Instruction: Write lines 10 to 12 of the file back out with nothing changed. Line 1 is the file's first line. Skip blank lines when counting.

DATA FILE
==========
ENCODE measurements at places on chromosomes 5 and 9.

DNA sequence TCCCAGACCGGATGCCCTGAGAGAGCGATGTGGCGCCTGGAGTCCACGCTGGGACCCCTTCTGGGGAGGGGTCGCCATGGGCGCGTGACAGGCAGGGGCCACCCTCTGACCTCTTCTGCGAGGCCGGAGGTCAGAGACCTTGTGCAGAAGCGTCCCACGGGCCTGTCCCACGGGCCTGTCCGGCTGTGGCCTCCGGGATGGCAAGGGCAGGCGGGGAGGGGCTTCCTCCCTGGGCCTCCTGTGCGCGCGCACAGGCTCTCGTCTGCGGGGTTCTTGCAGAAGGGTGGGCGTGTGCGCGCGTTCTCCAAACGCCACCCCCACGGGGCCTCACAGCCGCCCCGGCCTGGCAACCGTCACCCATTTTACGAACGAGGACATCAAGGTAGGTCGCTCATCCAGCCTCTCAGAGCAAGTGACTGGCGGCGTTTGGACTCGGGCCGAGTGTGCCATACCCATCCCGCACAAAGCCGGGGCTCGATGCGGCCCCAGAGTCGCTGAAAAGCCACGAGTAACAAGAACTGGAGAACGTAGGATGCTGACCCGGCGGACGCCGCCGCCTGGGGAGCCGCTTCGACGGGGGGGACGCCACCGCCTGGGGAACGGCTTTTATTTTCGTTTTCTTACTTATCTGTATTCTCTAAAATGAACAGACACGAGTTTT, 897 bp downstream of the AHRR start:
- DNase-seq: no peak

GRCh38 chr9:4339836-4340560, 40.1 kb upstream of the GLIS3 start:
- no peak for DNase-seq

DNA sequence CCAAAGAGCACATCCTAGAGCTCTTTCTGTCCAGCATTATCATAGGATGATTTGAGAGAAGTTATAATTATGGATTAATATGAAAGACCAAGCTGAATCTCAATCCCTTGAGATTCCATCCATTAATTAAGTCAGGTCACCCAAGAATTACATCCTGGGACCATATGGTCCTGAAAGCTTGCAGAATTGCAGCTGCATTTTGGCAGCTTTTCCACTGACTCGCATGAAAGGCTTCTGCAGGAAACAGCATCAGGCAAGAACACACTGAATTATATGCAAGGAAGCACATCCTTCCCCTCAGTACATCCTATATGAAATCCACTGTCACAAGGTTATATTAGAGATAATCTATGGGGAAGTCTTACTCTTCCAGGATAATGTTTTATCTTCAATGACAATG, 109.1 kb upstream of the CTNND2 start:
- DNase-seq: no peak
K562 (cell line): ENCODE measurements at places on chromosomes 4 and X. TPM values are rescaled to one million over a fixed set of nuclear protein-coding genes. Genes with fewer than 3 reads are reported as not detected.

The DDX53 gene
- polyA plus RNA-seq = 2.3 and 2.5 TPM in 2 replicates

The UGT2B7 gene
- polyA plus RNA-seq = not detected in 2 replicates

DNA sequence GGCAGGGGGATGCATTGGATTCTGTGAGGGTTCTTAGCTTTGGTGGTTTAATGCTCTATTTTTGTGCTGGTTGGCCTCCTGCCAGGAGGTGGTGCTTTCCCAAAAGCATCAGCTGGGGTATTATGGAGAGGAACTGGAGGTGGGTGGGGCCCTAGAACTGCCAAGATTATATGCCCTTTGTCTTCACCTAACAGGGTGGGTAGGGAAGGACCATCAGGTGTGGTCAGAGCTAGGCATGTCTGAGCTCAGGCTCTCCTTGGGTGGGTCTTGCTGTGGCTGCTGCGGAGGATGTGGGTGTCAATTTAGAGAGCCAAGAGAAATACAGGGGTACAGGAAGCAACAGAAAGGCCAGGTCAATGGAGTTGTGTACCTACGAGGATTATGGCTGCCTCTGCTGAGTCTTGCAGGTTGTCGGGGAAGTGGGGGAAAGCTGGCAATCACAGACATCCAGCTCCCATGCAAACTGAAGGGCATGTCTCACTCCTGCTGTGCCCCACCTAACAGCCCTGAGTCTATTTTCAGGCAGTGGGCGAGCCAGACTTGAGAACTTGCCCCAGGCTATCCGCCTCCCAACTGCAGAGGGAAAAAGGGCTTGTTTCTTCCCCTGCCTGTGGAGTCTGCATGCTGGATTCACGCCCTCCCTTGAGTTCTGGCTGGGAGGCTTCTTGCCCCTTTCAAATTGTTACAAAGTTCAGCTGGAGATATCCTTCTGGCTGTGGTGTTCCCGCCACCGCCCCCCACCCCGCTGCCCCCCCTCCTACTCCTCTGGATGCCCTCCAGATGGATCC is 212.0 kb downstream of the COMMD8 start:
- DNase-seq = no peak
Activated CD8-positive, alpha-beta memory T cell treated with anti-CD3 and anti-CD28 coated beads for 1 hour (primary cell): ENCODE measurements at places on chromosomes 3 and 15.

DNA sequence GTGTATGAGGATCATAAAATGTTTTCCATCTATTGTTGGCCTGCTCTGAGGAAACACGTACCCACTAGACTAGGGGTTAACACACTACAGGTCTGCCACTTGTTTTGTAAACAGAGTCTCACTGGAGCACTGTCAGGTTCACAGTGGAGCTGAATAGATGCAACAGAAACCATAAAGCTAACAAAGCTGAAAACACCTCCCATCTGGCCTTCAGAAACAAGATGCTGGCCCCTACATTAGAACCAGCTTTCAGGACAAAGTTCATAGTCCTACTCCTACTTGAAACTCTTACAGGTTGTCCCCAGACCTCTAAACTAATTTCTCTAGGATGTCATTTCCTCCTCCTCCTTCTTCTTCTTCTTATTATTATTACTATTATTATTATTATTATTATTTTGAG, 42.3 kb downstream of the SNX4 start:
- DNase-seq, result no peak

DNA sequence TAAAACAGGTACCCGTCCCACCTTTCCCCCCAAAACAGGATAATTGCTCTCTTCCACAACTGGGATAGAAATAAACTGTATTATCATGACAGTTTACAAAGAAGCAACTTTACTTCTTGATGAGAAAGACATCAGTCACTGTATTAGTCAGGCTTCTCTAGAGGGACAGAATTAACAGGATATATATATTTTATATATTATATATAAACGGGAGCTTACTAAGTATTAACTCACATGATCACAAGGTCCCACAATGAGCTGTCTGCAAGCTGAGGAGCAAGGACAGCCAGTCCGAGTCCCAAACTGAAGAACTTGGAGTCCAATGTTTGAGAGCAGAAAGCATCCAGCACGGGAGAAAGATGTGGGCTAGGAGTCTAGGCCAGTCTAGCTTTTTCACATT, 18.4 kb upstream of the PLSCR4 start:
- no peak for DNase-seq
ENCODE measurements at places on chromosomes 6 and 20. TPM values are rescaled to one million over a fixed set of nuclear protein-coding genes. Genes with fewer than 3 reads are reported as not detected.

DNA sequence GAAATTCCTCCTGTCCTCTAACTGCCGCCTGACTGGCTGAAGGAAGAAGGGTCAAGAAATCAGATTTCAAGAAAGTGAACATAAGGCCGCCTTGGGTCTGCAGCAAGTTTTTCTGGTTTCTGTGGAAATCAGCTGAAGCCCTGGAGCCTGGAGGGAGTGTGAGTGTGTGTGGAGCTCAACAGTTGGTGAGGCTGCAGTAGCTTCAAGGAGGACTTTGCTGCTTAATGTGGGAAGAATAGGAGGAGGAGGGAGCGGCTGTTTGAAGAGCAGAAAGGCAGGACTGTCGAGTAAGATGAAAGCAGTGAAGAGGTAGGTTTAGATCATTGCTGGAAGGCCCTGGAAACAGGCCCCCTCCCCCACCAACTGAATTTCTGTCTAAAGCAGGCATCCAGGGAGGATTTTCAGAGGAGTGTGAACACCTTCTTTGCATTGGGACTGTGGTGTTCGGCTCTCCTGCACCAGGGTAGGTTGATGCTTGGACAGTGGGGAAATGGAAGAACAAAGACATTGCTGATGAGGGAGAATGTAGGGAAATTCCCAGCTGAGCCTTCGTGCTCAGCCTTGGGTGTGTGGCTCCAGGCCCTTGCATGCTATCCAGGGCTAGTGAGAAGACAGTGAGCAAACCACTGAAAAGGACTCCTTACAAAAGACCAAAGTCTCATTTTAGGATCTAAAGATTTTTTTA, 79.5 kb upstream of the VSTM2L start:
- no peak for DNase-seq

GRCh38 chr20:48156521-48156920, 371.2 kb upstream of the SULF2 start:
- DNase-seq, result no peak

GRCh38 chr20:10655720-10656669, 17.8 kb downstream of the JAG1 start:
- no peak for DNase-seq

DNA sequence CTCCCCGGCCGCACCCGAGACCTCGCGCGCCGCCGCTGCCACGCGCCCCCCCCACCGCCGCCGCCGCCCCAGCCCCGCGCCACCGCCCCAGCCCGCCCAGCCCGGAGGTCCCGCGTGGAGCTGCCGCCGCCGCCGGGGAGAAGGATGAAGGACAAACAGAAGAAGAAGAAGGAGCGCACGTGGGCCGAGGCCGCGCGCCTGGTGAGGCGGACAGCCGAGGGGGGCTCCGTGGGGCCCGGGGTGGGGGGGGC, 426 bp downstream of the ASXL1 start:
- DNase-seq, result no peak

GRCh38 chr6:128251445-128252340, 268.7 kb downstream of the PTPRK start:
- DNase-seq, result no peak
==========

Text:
- polyA plus RNA-seq = 2.3 and 2.5 TPM in 2 replicates

The UGT2B7 gene
- polyA plus RNA-seq = not detected in 2 replicates